The central banks fear gold and metals generally. They always have as precious metals restrict their power. But a new “villain” is emerging and has been emerging now for years – Bitcoin. (And blockchain transactions.)
I say “Bitcoin” but bitcoin has brothers, Litecoin, Ethereum, to name 2. Together with other alternative digital currencies they present a real challenge to the power of the Fed and company. This challenge will only grow in the future – thankfully.
For the record I remember writing about bitcoin when it was $3/coin but I didn’t have the sense to get some at the time. (It’s currently $2,575/coin.)
According to a newly-published transcript from a speech in late May, Philip Lane, governor of the Central Bank of Ireland, said that the central bank has moved to establish an internal working group focused on financial technology innovation. It’s an approach that other central banks have taken as technologies like blockchain are poised to potentially enhance or replace some of their infrastructure.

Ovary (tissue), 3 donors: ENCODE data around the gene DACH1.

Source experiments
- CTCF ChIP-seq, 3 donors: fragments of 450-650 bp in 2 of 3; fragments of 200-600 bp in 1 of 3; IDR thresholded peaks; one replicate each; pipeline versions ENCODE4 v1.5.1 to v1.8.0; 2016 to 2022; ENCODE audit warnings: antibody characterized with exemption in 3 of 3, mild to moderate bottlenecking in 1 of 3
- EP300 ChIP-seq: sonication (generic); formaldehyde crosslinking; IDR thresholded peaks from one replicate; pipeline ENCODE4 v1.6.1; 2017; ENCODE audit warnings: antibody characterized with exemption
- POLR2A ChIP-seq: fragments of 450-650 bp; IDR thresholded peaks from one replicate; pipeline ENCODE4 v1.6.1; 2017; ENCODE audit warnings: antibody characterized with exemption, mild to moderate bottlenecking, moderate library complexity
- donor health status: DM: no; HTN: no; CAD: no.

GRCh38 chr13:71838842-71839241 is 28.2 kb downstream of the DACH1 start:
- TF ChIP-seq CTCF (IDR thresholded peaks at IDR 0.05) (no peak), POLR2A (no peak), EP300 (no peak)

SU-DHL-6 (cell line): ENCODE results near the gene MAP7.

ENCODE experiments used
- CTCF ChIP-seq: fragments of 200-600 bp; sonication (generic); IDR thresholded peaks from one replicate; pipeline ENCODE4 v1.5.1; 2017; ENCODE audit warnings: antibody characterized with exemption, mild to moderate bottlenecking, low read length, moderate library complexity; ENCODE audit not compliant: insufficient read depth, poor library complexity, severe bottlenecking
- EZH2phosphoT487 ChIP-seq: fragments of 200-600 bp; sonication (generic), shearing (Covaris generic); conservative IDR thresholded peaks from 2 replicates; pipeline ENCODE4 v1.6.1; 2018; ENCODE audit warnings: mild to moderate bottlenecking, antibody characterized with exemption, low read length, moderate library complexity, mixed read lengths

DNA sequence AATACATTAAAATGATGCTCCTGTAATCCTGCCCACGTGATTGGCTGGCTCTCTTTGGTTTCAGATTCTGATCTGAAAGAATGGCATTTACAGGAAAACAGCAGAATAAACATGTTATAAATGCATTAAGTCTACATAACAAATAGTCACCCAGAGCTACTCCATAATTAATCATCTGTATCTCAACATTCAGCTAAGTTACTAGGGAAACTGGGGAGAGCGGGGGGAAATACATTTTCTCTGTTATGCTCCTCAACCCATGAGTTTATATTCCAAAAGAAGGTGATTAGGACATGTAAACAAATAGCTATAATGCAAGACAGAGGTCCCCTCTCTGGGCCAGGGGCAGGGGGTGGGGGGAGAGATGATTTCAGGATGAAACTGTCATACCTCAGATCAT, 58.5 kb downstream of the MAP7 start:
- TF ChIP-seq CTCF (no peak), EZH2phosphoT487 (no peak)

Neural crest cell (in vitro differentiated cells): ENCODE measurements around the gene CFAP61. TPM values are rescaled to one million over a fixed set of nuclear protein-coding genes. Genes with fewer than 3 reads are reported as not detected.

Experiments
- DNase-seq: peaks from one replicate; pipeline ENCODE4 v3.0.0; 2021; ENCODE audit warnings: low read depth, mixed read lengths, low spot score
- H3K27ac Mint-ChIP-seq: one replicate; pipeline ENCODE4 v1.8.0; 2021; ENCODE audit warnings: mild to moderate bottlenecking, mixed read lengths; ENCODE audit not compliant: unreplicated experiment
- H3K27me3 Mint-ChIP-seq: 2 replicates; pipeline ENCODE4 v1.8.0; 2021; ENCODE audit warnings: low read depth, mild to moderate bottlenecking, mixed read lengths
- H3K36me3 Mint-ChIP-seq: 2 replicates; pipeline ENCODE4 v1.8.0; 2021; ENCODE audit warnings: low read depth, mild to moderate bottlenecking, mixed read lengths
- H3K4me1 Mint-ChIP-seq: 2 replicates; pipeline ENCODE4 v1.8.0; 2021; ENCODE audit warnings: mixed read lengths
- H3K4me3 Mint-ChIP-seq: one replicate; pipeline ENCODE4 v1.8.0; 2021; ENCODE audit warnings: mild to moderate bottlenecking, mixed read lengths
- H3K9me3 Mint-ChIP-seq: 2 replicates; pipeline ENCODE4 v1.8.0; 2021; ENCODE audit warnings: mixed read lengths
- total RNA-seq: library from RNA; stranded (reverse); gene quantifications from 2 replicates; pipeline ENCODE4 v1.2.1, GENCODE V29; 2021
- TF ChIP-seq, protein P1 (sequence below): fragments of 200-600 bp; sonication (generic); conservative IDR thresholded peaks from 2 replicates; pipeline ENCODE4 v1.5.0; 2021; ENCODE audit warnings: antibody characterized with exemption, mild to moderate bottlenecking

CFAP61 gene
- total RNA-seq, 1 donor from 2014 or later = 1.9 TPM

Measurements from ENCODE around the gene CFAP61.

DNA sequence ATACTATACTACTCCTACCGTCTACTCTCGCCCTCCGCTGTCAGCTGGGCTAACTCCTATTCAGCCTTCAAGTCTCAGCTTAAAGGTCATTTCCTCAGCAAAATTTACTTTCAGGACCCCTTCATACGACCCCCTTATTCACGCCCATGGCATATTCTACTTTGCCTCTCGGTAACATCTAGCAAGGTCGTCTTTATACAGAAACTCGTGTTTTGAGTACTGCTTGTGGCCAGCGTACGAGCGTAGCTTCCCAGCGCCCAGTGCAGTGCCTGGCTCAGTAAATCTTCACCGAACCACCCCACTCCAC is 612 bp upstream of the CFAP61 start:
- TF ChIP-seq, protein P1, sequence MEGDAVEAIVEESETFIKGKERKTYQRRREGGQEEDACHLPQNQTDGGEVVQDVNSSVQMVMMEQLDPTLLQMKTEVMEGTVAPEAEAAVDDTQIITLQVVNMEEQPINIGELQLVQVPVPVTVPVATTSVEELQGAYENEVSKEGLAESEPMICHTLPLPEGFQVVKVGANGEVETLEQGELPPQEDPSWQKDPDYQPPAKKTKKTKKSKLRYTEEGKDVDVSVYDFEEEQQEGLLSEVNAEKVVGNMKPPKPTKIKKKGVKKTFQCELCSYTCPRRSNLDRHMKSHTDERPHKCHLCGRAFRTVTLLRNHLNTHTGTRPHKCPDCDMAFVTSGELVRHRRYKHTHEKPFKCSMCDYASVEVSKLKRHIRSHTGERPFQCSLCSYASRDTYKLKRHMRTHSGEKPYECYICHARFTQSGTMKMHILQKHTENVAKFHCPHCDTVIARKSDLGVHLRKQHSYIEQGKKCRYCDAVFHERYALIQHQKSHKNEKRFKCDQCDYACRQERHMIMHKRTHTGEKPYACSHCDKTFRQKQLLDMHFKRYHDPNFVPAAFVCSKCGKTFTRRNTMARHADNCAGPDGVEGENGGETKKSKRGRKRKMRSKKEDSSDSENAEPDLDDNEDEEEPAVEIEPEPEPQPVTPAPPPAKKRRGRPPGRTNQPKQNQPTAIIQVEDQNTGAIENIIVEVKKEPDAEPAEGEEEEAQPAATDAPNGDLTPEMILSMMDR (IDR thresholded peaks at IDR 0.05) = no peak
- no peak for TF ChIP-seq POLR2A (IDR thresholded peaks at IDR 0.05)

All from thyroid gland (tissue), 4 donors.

But opportunities aside, the tech also presents issues, Lane said during an event hosted by the Banking and Payments Federation of Ireland.
He went on to say:
“…novel innovations in the markets sector, such as distributed ledger and crypto currencies, may present the largest policy challenges given their complexity and novelty. Finally, we note that many Fintech start-ups will have limited regulatory expertise and this may present policy challenges in communicating the scope and requirements of the authorisation regime and the role of the Central Bank.”
Those perceived risks haven’t stopped Ireland’s private sector from testing the tech, however.